By Rachel Phillips
Warren County is facing a shortage of inventory in real estate, local agents say.
Despite that, agents said the markets for both residential and commercial real estate are strong and buyers and sellers alike have a positive outlook.
Nicholas Ketter of Levack Real Estate in Glens Falls said the commercial market is strong, but while some aspects of the market are trending nicely, others have remained flat.
“There is strong interest to invest in the apartment market right now,” said Ketter.
Large brick-and-mortar stores, such as Toys-R-Us, are struggling as well due to competition from the internet. In response to this, Ketter’s advice to business owners is to “look for more experience-driven concepts in the future that supplement logistical offerings such as Amazon.”
“What the area needs are two things: lower city taxes to continue to drive development in Glens Falls, and luring in a large corporation to the area. Any tangible increase in demographics will drive commercial real estate in Warren County.”
Bob Sears, of Berkshire Hathaway Home Services in Queensbury, specializes in commercial real estate, and believes the momentum in the market is due in part to people’s faith in the local economy.
“A lot of people have a very positive attitude about the economy in this area, so they’re ready to make decisions on whether or not they want to buy another property or lease additional property to help further their business,” said Sears.
He said there is a diverse stock of commercial properties for sale, but there isn’t enough industrial space available for purchase, meaning manufacturing and warehousing facilities.
Sears said the service and restaurant industries are doing very well in the area. Though retail and office spaces are still in demand, he’s found that demand to be diminished. Sears attributes that to the internet and its impact on brick-and-mortar businesses.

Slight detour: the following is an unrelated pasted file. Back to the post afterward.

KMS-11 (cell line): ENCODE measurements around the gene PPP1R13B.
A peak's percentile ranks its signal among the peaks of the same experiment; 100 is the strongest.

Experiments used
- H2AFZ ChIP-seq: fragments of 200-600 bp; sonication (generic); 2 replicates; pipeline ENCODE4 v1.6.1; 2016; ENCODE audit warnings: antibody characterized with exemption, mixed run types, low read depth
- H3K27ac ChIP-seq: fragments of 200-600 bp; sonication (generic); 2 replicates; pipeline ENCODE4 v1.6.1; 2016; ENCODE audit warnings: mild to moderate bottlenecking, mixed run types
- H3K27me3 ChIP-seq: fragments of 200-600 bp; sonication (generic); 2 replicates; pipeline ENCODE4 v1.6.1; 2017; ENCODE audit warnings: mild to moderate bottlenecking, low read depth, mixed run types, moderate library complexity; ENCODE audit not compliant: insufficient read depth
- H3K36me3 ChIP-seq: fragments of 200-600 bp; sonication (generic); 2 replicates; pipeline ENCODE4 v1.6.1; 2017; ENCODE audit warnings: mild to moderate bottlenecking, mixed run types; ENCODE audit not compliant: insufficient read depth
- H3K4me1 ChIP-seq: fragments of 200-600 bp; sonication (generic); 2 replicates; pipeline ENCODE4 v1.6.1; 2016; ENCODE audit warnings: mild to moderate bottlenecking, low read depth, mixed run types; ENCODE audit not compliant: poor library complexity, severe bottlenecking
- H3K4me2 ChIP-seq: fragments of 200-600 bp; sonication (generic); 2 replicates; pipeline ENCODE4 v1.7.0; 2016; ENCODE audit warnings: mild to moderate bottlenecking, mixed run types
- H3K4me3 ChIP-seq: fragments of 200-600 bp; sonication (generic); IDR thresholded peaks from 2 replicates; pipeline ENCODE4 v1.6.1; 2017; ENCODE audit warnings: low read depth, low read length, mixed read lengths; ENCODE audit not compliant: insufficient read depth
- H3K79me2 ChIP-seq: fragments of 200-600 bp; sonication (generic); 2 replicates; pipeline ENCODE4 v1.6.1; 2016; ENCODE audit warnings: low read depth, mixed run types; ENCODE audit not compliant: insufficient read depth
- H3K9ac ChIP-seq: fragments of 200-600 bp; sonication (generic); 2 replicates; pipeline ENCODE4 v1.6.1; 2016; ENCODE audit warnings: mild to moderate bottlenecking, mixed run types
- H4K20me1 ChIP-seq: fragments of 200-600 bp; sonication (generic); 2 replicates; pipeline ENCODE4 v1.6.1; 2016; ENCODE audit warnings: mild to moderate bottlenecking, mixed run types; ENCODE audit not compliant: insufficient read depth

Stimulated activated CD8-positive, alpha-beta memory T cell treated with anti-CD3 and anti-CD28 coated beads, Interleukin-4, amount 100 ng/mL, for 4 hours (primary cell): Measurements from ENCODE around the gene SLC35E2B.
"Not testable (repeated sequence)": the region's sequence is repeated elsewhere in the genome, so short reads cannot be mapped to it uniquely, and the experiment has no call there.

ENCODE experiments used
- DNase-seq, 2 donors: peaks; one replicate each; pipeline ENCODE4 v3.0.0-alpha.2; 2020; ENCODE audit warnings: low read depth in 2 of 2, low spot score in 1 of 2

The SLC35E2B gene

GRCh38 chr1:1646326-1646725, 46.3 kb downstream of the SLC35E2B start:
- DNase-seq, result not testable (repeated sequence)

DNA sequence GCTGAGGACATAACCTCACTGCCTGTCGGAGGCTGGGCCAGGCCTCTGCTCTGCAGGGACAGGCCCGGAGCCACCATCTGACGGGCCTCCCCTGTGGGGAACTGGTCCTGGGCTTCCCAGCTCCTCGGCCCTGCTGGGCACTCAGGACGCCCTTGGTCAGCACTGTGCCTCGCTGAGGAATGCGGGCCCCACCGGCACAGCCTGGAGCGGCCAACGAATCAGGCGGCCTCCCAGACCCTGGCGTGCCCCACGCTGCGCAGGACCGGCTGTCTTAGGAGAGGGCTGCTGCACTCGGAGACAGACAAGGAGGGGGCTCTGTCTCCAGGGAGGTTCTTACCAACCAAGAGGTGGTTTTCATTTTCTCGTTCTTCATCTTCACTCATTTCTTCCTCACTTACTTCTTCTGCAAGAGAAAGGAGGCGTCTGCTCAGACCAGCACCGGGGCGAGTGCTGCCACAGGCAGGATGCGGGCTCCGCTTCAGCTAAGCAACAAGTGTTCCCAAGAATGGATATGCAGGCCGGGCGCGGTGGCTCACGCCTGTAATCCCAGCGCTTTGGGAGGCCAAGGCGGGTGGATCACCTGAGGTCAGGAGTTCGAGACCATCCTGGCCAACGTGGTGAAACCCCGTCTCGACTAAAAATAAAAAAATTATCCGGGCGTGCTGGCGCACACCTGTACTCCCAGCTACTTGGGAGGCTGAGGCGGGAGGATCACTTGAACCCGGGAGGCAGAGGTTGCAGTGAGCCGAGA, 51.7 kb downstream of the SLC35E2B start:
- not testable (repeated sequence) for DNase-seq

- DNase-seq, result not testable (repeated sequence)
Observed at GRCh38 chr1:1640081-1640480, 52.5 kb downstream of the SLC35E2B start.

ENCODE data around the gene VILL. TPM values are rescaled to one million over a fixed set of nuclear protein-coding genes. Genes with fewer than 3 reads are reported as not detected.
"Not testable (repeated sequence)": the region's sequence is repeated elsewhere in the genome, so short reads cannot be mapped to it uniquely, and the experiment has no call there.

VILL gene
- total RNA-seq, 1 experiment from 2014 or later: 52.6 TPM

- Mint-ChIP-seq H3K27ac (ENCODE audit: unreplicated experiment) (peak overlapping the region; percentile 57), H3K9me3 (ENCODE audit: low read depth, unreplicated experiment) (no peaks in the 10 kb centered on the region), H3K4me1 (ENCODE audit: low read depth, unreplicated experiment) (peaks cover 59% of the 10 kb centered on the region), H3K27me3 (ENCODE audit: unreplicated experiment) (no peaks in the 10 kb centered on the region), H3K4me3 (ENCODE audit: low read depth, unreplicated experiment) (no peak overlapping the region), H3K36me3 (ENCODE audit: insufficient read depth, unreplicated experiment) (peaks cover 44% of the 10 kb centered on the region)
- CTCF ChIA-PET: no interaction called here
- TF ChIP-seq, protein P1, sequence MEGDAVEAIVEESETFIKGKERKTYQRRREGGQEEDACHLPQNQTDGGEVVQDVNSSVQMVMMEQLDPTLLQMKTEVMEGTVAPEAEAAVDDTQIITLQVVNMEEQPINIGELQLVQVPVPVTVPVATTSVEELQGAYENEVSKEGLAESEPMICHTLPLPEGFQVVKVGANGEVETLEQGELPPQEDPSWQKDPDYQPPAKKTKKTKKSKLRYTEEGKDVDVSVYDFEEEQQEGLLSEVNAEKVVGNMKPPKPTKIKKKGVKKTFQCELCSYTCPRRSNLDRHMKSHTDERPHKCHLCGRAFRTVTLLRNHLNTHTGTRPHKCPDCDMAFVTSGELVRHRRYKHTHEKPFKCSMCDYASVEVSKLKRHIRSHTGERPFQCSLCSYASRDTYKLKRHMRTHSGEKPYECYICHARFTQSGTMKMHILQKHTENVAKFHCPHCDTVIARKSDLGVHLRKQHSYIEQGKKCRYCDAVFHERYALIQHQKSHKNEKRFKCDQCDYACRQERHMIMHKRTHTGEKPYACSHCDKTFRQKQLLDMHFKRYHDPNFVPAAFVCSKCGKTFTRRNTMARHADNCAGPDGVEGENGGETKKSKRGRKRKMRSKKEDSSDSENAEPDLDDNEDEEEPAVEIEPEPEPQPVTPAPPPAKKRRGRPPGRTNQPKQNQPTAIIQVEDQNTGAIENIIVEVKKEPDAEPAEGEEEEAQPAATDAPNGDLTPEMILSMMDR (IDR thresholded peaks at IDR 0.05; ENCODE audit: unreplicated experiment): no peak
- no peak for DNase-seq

“Across the board, people are aware of the increased presence of the Web, and how it’s affecting their lives commercially … This will dictate whether they need brick-and-mortar, or whether they can get by without it.”
Overall, Sears remains positive about the commercial real estate market in the area.
“People are investing in property and buildings, and when people have a positive outlook of the future, they feel secure in their investment,” he said. “Business seems to be on a good, healthy path right now.”
Howard Denison of Van Aernem Realty and Associates in Hudson Falls, agreed there positive outlook for commercial real estate. Not only did Denison described it as “the best it’s been in years.”
Denison said Hudson Falls, Kingsbury, Glens Falls and Queensbury are the areas he’s most noticed people looking to purchase. As for the types of properties in demand, he said office, investment, retail and medical industry properties are what’s hot in the market.
He said there is a shortage of inventory for residential properties. Single-family homes are popular, with Baby Boomers seeking out small ranch-style homes and new families seeking larger, two-story homes.
“Glens Falls is a happening place. Downtown is alive and well. People like all it has to offer,” he said.
Angela Cugini-Gerard of the Howard Hanna Firm, said retail, restaurants and offices are all industries where property is in demand. However, she hasn’t noticed as much demand for warehouses. Additionally, while many businesses are currently leasing, there has been a push toward purchasing property, as it’s more cost effective.
As for residential, Cugini-Gerard noted there isn’t enough inventory.
She noted, “residential re-sale is moving very quickly, and new construction inventory is picking up as a result of the low inventory.”
She said that due to the low inventory, even homes in more rural areas are selling quickly.
Cugini-Gerard said single-story living has become more popular and people are seeking homes that they can lock up and leave for months at a time.
“People who are looking at Glens Falls, are looking there because of the characteristics the city has to offer,” she said. “The cost of living is cheaper, the schools are very good. The further north you come, you get more bang for your buck.”
“Typically, an influx of homes comes available in late April or early March,” said Susan Kassal of All-American Properties in Glens Falls. “Sellers wait for their lawns to turn green, flowers to start growing, and the opportunity to spruce up the exterior of their home without the challenge of the winter weather. In 2017 however, that spring inventory just never came.”
While some signs are pointing toward an increase in inventory for the season, overall, she still believes it is very much a seller’s market.
Kassal noted that buyer preferences are highly driven by property tax rates and prices, which can fluctuate drastically across the area. However, well-kept and updated three-bedroom homes are in high demand. Fixer-uppers are also popular, though mostly for house flippers. People seeking to move in to a home tend to want something move-in ready.
“I do feel an upbeat and positive vibe from my clientele lately which is fantastic,” Kassal said.